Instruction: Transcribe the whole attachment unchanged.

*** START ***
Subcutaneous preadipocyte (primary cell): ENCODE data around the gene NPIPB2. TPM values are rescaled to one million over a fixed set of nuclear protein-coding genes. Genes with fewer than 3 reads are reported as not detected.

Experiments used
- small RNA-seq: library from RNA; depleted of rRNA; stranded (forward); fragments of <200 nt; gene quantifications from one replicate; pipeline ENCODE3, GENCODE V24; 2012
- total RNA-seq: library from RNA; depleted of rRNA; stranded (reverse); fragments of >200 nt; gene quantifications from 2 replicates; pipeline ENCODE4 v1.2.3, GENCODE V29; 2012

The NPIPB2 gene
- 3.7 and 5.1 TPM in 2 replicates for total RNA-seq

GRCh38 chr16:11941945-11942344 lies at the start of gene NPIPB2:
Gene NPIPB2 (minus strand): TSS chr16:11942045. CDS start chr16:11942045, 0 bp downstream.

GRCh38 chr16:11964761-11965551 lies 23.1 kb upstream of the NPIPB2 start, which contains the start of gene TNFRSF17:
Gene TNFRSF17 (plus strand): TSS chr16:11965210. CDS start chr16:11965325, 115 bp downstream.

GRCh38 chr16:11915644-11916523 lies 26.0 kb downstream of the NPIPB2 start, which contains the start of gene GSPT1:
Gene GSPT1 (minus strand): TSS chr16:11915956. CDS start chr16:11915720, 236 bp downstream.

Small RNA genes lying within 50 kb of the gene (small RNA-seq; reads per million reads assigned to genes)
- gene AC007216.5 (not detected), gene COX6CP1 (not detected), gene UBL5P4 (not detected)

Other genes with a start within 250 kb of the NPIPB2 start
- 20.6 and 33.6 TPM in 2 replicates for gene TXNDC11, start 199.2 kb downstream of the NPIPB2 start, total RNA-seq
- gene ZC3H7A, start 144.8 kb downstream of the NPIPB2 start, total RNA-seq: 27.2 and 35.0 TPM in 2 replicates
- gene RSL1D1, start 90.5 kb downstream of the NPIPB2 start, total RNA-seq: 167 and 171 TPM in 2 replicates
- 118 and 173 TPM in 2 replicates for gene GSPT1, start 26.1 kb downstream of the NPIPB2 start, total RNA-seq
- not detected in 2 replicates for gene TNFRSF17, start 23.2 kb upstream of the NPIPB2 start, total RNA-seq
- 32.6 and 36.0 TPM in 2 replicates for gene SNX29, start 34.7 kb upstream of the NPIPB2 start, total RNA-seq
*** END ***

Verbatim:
Subcutaneous preadipocyte (primary cell): ENCODE data around the gene NPIPB2. TPM values are rescaled to one million over a fixed set of nuclear protein-coding genes. Genes with fewer than 3 reads are reported as not detected.

Experiments used
- small RNA-seq: library from RNA; depleted of rRNA; stranded (forward); fragments of <200 nt; gene quantifications from one replicate; pipeline ENCODE3, GENCODE V24; 2012
- total RNA-seq: library from RNA; depleted of rRNA; stranded (reverse); fragments of >200 nt; gene quantifications from 2 replicates; pipeline ENCODE4 v1.2.3, GENCODE V29; 2012

The NPIPB2 gene
- 3.7 and 5.1 TPM in 2 replicates for total RNA-seq

GRCh38 chr16:11941945-11942344 lies at the start of gene NPIPB2:
Gene NPIPB2 (minus strand): TSS chr16:11942045. CDS start chr16:11942045, 0 bp downstream.

GRCh38 chr16:11964761-11965551 lies 23.1 kb upstream of the NPIPB2 start, which contains the start of gene TNFRSF17:
Gene TNFRSF17 (plus strand): TSS chr16:11965210. CDS start chr16:11965325, 115 bp downstream.

GRCh38 chr16:11915644-11916523 lies 26.0 kb downstream of the NPIPB2 start, which contains the start of gene GSPT1:
Gene GSPT1 (minus strand): TSS chr16:11915956. CDS start chr16:11915720, 236 bp downstream.

Small RNA genes lying within 50 kb of the gene (small RNA-seq; reads per million reads assigned to genes)
- gene AC007216.5 (not detected), gene COX6CP1 (not detected), gene UBL5P4 (not detected)

Other genes with a start within 250 kb of the NPIPB2 start
- 20.6 and 33.6 TPM in 2 replicates for gene TXNDC11, start 199.2 kb downstream of the NPIPB2 start, total RNA-seq
- gene ZC3H7A, start 144.8 kb downstream of the NPIPB2 start, total RNA-seq: 27.2 and 35.0 TPM in 2 replicates
- gene RSL1D1, start 90.5 kb downstream of the NPIPB2 start, total RNA-seq: 167 and 171 TPM in 2 replicates
- 118 and 173 TPM in 2 replicates for gene GSPT1, start 26.1 kb downstream of the NPIPB2 start, total RNA-seq
- not detected in 2 replicates for gene TNFRSF17, start 23.2 kb upstream of the NPIPB2 start, total RNA-seq
- 32.6 and 36.0 TPM in 2 replicates for gene SNX29, start 34.7 kb upstream of the NPIPB2 start, total RNA-seq